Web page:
Two really good reads: Educated and Home Fire
Following on from the previous double-helping post of viewing delights, I’ve got another pair of recommendations for you, and this time they’re both books. Powerful, engrossing and unforgettable books that make perfect reading for a chilly winter day (or any other time of day or year for that matter.)
Both highlight the invidious influence of extreme, and entirely different, religious views. But don’t let that put you off. They are both absorbing and compelling in equal, hugely satisfying, measure.
Home Fire by Kamila Shamsie
Holy hellfire. Sometimes a book grabs you from the first pages, wraps itself around your emotions and sensibilities, and doesn’t let you go until the final paragraph. This is one of those books.
It tells the story of siblings Isma, Aneeka and Parvaiz and the dark secret that binds and then tragically divides them, whilst exploring the fierce devotion of sibling love. This is a book that will uncomfortably challenge your views and prejudices about radicalisation, and have you shifting ever-closer to the edge of your seat, right up to the final, shocking twist on the very last page. (If you are someone who checks out the end of a book before, or whilst you’re reading it, I urge you - DON’T!)
Home Fire was shortlisted for the Costa Best Novel Award and Longlisted for the Man Booker Prize and rightly so. This is fearless, brilliant, thought-provoking writing of the highest order. A book that will resonate in your head for so many different reasons for a long time after you reach that last unforgettable page.
Educated by Tara Westover
is a very different proposition. For a start, it’s a memoir not a novel. But it shares the same wonderfully top notch quality of writing, and is equally revealing and challenging about the distorting power of extremist views and the deep strength of familial love.
Tara grew up in rural Idaho, the youngest of seven children, with a father - an increasingly radical and dogmatic Mormon - who held a powerful sway over his family and an even more powerful grip on his belief in the coming of the End of Days, for which he endlessly prepares. Furiously suspicious of authority, government and any kind of societal organisations, Tara’s birth was never registered, she never went to school and had no medical records because her father doesn’t believe in hospitals. (Her mother becomes an increasingly skilled, self-taught midwife and herbalist, an expertise which is called critically into play many times in her family’s, sometimes horrifyingly close to tragic, health experiences).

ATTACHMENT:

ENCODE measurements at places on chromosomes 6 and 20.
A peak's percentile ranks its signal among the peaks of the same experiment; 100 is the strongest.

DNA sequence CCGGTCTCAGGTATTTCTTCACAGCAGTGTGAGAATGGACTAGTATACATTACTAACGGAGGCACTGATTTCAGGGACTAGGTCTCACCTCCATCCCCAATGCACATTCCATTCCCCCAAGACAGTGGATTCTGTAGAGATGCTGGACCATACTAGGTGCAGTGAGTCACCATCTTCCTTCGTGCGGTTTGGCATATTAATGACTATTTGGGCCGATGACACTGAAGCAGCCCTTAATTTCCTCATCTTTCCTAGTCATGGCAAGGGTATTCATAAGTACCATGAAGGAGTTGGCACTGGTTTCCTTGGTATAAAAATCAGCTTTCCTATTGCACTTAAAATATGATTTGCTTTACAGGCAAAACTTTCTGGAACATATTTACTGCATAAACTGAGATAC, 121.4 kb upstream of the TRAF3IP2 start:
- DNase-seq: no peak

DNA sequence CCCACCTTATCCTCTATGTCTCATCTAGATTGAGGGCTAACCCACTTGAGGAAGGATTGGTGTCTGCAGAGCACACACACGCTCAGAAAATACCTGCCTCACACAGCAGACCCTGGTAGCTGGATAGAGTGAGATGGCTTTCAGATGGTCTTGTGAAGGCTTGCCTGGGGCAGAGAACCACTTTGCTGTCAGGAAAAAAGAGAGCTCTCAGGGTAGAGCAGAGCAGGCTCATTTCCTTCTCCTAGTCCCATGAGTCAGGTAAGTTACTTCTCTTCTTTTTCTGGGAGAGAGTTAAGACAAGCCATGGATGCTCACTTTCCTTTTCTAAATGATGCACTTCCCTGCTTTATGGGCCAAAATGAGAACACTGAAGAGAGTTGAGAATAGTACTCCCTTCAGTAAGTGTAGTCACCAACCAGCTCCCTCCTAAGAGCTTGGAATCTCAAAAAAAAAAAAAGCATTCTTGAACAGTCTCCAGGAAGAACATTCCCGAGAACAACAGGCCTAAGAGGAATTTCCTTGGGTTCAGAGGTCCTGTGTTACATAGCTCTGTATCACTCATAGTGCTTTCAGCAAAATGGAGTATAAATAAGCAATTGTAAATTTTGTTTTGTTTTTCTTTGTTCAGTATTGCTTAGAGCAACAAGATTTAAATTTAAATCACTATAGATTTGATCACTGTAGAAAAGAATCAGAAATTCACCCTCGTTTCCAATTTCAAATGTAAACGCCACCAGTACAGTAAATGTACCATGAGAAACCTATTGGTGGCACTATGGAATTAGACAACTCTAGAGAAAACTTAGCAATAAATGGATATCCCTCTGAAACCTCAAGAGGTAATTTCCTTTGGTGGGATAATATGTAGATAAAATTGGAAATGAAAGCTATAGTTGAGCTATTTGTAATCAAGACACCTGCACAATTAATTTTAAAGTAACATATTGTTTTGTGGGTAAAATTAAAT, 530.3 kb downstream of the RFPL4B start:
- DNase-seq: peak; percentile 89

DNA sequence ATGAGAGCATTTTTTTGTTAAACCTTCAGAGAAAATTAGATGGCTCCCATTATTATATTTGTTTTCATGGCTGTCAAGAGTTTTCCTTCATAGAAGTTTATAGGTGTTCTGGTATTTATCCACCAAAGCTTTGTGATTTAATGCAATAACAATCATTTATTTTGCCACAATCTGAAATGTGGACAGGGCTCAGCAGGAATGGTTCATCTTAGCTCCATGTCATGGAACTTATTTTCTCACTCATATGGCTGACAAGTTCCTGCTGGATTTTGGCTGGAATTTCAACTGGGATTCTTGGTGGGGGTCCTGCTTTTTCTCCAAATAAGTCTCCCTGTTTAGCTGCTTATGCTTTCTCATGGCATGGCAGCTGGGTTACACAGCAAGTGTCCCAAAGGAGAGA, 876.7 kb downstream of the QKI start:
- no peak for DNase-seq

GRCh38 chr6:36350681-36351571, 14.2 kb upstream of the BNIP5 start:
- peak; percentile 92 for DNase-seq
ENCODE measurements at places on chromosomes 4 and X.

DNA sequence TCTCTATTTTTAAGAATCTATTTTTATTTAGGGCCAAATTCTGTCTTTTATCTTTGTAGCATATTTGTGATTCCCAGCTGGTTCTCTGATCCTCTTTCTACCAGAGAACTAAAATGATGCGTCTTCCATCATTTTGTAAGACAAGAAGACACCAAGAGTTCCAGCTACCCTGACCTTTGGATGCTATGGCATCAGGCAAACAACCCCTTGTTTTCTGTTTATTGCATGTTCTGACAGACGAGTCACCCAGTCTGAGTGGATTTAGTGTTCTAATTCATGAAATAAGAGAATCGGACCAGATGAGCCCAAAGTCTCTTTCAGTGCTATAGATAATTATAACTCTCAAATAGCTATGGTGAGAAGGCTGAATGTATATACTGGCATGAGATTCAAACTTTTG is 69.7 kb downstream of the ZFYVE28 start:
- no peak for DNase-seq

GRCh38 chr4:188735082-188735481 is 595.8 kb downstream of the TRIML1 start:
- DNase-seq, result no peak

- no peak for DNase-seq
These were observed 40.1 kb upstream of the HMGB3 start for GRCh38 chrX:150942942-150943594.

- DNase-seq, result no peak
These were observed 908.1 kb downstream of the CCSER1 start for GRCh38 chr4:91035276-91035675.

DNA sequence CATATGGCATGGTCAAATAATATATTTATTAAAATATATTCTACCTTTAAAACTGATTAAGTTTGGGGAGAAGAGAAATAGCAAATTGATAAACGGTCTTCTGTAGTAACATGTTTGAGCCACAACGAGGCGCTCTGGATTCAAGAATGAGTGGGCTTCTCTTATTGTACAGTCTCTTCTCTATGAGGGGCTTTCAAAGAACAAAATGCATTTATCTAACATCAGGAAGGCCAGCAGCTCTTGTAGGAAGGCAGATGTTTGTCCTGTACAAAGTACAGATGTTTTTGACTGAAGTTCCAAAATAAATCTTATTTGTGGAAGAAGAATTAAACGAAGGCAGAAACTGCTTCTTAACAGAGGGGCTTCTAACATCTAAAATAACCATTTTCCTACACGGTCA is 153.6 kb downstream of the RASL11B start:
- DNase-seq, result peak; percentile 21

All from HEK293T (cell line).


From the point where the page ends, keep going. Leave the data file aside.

Seeing a way out
Showing astonishing resilience and determination, Tara sees that her future lies beyond the confines of her impoverished upbringing, and beyond the increasingly threatening (physically as well as mentally) influence of her father and unpredictably violent brother. She determines to get to college and seek out the education, and the life in the wider world, that has been denied her.
How she does that, and how she reconciles her need for self-preservation and growth whilst struggling with the inherent conviction that doing so betrays all she has been raised to believe in, is what makes this brave, honest and ultimately deeply loving and hearteningly triumphant story so unforgettable.
If Home Fire pins you to the edge of your seat, Educated will have you jumping up on to it and punching the air.
I’d love to know what you think of these when you read them, or if you already have. And what do you recommend I read next?
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